What legitimizes a group of people who feel they have been done an injustice on the part of another person or group of people? This question has been circulating around in my mind all week considering the recent events that have taken place on campus and the way that they have been handled or addressed by some of the faculty here. Do people reserve the right to decide when someone else has hurt them? We talk a lot about consent in this class and what the standards of consent are, but I am beginning to realize that people struggle with understanding the nature of consent and how, in my opinion, it should be applied to society.
Big Machine deals with the themes of consent and legitimacy throughout the book in many different contexts. Ricky Rice seems to have been placed in many situations that he did not consent to, the first being his participation in the Washerwomen cult. Not only did he not consent to being in the cult, he was not even aware of the “escape plan” set in place by the Washerwomen in the event of conflict.
“I didn’t scream because it still seemed impossible. The Washerwomen weren’t going to shoot anyone. No, no, no. But then each sister put a gun to a child’s head, and those kids still didn’t run.” (214)
Ricky was so unaware of the lack of consent that he had that he could not even believe that in the moment while the others were being shot that this was possible. Following this incident, he continued to face a lack of consent throughout his life in many other areas including his invitation to the Washburn Library. Although he chose to get on the bus that day and travel to a unfamiliar location, he was still not fully aware of the intentions of the Adele and the dean or what his purpose would be within their intentions. This also raises the question of legitimacy in both of these examples. Were the Washerwomen justified in their belief system and their actions based on their beliefs? Can Adele and the dean use Ricky Rice in any way that they find suitable considering their manipulative power over him and their status in the Unlikely Scholars? Each group sees their causes to be legitimate and insists on continuing their agendas, even at the cost of the person they are using to orchestrate this. This is specifically proven by Adele when Ricky is in the hospital and she doesn’t insist that he stay until he recovers, but instead allows him to continue the search for Solomon Clay with her.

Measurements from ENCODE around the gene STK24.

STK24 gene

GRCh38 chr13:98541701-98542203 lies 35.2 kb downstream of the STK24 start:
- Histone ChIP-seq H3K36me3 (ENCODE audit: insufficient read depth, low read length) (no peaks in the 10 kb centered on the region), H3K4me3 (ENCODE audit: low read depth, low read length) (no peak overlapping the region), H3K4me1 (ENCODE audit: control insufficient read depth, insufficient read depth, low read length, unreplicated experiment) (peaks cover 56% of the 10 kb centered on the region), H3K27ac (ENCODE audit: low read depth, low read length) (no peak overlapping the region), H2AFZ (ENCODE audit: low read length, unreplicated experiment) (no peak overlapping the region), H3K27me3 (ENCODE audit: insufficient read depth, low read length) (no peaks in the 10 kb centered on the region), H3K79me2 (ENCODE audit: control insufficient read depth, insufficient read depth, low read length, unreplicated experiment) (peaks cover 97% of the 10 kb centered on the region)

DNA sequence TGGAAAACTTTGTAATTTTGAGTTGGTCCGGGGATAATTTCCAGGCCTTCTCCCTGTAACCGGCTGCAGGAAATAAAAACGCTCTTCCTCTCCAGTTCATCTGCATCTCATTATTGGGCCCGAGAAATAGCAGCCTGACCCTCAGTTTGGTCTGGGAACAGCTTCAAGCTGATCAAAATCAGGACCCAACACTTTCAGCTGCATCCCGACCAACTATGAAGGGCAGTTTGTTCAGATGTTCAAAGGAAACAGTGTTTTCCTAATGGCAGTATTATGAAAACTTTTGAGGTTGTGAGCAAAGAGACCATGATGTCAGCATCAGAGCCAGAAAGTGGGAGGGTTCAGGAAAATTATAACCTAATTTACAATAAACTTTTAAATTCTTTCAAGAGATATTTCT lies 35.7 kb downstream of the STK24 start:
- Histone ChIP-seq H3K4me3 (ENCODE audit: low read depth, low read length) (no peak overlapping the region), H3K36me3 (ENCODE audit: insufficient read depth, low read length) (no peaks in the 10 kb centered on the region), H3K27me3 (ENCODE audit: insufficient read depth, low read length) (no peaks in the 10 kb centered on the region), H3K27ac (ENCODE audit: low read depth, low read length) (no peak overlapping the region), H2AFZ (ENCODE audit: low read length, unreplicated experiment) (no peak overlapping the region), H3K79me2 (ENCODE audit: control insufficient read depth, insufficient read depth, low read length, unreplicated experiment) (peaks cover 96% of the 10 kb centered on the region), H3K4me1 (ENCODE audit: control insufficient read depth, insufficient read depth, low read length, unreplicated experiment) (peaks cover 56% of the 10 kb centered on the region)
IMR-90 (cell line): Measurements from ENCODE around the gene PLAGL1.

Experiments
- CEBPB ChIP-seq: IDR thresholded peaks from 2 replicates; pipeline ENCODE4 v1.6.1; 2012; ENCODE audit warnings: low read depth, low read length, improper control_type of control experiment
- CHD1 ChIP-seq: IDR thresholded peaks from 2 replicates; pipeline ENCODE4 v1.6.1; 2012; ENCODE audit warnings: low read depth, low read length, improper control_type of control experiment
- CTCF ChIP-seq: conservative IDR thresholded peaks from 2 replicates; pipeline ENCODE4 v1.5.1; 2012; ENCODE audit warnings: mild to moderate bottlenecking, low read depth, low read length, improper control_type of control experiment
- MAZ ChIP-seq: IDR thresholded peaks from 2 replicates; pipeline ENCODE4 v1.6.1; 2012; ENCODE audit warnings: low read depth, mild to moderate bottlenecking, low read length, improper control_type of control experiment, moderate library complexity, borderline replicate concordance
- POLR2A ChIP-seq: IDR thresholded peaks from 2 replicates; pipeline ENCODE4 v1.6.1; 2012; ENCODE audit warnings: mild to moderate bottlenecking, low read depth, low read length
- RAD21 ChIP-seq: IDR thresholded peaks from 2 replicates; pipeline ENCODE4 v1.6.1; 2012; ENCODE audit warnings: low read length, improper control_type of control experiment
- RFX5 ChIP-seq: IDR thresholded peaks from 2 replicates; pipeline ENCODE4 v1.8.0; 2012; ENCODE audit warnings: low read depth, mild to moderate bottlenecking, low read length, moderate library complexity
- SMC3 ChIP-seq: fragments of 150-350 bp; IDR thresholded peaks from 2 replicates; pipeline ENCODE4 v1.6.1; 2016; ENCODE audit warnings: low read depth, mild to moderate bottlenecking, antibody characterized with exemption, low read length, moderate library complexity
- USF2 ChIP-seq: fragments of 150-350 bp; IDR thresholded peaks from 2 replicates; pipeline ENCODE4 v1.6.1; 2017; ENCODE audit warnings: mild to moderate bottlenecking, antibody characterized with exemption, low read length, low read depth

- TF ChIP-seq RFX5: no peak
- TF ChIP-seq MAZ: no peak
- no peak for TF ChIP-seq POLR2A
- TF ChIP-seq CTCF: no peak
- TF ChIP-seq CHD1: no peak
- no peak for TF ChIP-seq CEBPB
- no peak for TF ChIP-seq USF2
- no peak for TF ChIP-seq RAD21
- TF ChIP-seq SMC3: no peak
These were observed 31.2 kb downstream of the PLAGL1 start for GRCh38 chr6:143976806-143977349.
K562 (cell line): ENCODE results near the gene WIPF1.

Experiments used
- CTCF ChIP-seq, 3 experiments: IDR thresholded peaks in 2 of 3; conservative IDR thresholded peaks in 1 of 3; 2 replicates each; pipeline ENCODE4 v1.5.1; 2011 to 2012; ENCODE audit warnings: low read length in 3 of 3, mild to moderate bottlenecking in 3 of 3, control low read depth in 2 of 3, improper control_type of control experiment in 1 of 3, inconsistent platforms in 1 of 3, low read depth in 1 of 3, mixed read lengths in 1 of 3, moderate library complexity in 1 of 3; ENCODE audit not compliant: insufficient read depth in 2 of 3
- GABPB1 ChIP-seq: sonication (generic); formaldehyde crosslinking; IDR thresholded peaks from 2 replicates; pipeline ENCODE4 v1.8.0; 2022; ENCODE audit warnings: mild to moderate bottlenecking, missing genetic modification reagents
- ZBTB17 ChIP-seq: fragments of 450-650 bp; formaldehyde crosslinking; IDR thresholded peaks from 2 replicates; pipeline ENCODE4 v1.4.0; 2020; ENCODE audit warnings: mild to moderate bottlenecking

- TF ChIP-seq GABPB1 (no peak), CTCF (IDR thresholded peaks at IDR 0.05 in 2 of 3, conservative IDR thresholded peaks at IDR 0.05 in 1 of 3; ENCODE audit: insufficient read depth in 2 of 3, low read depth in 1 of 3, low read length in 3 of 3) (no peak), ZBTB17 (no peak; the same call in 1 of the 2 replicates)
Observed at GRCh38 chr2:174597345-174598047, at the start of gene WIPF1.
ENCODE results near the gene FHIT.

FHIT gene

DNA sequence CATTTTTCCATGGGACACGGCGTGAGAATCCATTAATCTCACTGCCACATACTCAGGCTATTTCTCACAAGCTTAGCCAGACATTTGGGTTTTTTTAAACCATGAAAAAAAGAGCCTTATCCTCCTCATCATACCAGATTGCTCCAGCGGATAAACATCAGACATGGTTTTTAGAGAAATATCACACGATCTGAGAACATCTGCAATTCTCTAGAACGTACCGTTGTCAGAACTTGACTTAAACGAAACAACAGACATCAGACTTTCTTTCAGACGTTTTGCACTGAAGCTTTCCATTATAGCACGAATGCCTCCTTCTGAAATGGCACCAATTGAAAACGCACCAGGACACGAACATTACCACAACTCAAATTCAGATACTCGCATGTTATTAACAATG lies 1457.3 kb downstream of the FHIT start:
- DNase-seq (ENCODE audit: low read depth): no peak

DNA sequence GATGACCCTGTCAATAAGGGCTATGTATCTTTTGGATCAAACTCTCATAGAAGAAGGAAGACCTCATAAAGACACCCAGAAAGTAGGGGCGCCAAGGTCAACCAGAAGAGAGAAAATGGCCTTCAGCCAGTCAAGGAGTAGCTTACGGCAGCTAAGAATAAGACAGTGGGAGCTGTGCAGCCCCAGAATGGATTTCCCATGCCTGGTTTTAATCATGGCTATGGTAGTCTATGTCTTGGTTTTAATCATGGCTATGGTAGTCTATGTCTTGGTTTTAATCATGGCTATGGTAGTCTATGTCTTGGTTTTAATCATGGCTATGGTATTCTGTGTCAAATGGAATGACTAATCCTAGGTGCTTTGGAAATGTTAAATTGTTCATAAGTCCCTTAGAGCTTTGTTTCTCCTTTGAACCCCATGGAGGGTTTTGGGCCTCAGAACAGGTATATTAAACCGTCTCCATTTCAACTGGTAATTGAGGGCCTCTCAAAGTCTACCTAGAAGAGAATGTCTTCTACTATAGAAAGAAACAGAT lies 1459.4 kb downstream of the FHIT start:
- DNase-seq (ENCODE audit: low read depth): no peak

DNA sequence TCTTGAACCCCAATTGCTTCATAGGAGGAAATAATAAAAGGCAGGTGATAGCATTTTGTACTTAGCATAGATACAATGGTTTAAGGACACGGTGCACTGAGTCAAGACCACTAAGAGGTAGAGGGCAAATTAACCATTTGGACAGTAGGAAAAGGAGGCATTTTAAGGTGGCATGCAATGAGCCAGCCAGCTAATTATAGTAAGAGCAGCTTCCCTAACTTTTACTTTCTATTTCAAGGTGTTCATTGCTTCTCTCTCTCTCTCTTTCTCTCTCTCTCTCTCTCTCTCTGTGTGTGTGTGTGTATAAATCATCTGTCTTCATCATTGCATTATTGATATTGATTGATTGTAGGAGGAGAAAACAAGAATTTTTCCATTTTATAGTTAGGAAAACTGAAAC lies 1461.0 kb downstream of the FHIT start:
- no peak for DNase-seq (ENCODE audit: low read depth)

Considering the events that have most recently taken place on the Geneseo campus regarding the black face incident and the administrations reaction to the incident, I have began to notice that only some people are given the right to give consent. For some students, who face what is considered to be an immediate threat or lack of consent in a safety situation, they can consult UPD or other resources to address their un-comfortability, but for other students who feel like the administration is only prolonging what will eventually become an eminent threat, they are treated as a secondary concern.
As of recently, many faculty and allies have reached out to the minority community at Geneseo to show their support, however not everyone here has been supportive. In fact, a professor decided to use this situation to have a media day and express his support for free speech on college campuses, including hate speech. While we are granted freedom of speech as a First Amendment right, I find it interesting that a person who is contracted by a university that promotes diversity and outwardly does not support hate speech, would see this as an appropriate time to promote his “free-speech” and anti-diversity agenda.
Without giving too much attention to this ignorance, I mention it to once again bring up the question of what constitutes consent. By allowing someone to promote anti-diversity at a school that revised their diversity just a year ago to be more inclusive of the student body, is the university consenting to promoting the hateful events that have been taking place in the past 5 years? By remaining calm and collected is the student body consenting to being disregarded in major campus decisions? This brings me to a concept that I blogged about last year on whether it’s more effective to be a “Martin or a Malcolm,” but I digress.